“Exercise-intervention programs can help boost physical activity in children,” says a study by researchers at Vanderbilt University School of Nursing.
The study found that a short, moderately intensive exercise intervention encouraged third graders in three Nashville public schools to get involved in activities like soccer and swimming instead of sitting around watching TV.
African-American children, especially girls, had the greatest increase in activity following the intervention. It focused on moderate to vigorous aerobic exercises and non-competitive games designed to engage children. The intervention included 24 20-minute sessions over 8 weeks.
"This modest 8-week school intervention changed and heightened the intensity levels of the existing physical exercise program in the schools. It benefited children by encouraging more vigorous physical activities and less sedentary activities at home," stated study author Tom H. Cook, an assistant professor at Vanderbilt.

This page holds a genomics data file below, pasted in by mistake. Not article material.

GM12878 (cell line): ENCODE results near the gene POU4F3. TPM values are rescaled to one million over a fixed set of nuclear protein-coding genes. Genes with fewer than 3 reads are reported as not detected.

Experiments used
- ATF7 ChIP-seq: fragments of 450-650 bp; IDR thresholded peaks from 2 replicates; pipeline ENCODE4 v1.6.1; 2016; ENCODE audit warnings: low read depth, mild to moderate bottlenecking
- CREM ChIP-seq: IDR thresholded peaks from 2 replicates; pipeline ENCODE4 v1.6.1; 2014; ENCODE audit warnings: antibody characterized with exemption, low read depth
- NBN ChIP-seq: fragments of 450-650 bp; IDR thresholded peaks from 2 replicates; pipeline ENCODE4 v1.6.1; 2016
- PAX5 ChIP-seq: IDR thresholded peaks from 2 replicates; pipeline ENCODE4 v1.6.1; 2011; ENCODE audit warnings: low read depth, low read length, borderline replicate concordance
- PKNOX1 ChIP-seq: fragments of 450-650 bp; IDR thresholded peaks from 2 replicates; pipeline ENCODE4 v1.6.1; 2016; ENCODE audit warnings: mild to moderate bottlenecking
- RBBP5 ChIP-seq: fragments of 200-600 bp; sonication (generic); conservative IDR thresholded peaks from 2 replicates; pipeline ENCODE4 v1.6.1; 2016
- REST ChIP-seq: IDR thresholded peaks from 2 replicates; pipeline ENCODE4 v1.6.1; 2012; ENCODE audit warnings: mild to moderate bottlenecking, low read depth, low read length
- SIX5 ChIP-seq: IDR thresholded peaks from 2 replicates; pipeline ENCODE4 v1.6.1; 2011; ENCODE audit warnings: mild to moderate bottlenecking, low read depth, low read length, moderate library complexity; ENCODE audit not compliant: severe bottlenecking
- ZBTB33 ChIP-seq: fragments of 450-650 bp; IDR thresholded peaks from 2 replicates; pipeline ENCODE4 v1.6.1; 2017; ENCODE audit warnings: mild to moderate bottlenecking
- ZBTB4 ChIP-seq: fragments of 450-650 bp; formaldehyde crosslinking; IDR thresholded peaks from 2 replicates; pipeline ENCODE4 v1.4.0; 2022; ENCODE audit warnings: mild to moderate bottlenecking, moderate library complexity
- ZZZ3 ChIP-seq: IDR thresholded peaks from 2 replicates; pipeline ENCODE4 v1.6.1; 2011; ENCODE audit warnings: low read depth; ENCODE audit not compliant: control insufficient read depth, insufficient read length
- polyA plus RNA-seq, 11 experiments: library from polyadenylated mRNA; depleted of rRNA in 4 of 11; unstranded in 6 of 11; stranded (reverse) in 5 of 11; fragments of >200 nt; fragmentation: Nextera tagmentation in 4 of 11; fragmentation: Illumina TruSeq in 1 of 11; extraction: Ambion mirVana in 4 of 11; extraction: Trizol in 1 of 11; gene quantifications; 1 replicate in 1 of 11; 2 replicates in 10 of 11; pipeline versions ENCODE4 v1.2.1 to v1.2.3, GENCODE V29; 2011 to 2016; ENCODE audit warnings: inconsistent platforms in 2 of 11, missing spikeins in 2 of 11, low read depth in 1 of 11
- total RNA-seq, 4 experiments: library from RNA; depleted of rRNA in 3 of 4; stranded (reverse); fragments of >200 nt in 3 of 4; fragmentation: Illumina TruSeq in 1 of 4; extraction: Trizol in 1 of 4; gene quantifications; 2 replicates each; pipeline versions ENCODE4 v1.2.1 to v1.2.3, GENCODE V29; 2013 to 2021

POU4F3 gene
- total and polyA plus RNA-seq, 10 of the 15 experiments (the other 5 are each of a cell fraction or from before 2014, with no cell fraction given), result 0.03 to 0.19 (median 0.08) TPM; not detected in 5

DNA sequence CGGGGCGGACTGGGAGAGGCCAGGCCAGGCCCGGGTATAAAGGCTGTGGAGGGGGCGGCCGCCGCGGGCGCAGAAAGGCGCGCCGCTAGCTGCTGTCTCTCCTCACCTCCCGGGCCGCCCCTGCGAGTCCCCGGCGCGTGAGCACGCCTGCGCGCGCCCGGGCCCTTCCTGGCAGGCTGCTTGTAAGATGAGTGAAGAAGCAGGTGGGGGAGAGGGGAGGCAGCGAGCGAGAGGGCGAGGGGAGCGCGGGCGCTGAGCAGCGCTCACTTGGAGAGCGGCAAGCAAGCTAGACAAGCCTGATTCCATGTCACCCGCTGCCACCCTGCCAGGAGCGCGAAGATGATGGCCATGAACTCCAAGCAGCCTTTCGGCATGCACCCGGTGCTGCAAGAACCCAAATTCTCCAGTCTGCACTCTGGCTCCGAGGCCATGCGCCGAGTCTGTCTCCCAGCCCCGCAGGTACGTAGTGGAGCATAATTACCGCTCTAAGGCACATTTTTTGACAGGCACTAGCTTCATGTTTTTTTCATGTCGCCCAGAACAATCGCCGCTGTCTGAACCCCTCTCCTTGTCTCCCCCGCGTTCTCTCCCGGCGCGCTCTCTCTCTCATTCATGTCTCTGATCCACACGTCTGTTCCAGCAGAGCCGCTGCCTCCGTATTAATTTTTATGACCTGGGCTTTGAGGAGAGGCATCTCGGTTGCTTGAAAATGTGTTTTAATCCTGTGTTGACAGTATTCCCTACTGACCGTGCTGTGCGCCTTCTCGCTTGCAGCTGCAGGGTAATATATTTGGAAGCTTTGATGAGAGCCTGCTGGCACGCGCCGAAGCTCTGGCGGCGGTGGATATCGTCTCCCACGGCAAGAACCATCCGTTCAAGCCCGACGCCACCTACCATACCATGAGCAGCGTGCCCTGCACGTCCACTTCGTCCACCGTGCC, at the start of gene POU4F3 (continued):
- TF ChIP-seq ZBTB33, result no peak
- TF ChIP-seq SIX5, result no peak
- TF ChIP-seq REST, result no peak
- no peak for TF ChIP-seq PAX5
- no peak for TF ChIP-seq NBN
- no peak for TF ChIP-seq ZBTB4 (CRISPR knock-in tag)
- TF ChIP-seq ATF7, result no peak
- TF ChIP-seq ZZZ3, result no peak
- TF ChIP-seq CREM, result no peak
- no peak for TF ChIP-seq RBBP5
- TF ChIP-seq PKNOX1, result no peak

Before the intervention, about 24% of the children reported sedentary behaviors like reading, playing video games, and watching TV. That dropped to 16% after the intervention. The study also found that more than 13% of the students who reported moderate physical activity before the intervention became involved in more vigorous activities after the intervention.
The findings were reported at the American Heart Association's scientific sessions in New Orleans.
SOURCE: American Heart Association, news release, Nov. 10, 2004
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